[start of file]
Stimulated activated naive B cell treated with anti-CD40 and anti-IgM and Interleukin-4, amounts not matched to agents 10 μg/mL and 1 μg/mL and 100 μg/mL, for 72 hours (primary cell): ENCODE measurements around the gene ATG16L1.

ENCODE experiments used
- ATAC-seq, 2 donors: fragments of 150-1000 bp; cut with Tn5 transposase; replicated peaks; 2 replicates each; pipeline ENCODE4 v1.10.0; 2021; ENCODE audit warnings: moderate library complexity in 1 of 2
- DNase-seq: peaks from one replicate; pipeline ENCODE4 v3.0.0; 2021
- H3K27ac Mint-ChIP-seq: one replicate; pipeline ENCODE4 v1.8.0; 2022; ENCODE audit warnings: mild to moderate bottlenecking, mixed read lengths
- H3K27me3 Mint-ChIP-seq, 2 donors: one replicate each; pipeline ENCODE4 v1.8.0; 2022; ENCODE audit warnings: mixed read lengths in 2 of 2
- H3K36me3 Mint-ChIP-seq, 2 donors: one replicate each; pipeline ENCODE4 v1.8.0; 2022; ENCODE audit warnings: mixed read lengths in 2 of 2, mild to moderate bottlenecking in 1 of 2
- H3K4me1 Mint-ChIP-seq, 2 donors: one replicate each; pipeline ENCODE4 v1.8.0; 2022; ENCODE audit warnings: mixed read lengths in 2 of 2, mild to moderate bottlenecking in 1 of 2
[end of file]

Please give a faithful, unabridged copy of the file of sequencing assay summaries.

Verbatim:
Stimulated activated naive B cell treated with anti-CD40 and anti-IgM and Interleukin-4, amounts not matched to agents 10 μg/mL and 1 μg/mL and 100 μg/mL, for 72 hours (primary cell): ENCODE measurements around the gene ATG16L1.

ENCODE experiments used
- ATAC-seq, 2 donors: fragments of 150-1000 bp; cut with Tn5 transposase; replicated peaks; 2 replicates each; pipeline ENCODE4 v1.10.0; 2021; ENCODE audit warnings: moderate library complexity in 1 of 2
- DNase-seq: peaks from one replicate; pipeline ENCODE4 v3.0.0; 2021
- H3K27ac Mint-ChIP-seq: one replicate; pipeline ENCODE4 v1.8.0; 2022; ENCODE audit warnings: mild to moderate bottlenecking, mixed read lengths
- H3K27me3 Mint-ChIP-seq, 2 donors: one replicate each; pipeline ENCODE4 v1.8.0; 2022; ENCODE audit warnings: mixed read lengths in 2 of 2
- H3K36me3 Mint-ChIP-seq, 2 donors: one replicate each; pipeline ENCODE4 v1.8.0; 2022; ENCODE audit warnings: mixed read lengths in 2 of 2, mild to moderate bottlenecking in 1 of 2
- H3K4me1 Mint-ChIP-seq, 2 donors: one replicate each; pipeline ENCODE4 v1.8.0; 2022; ENCODE audit warnings: mixed read lengths in 2 of 2, mild to moderate bottlenecking in 1 of 2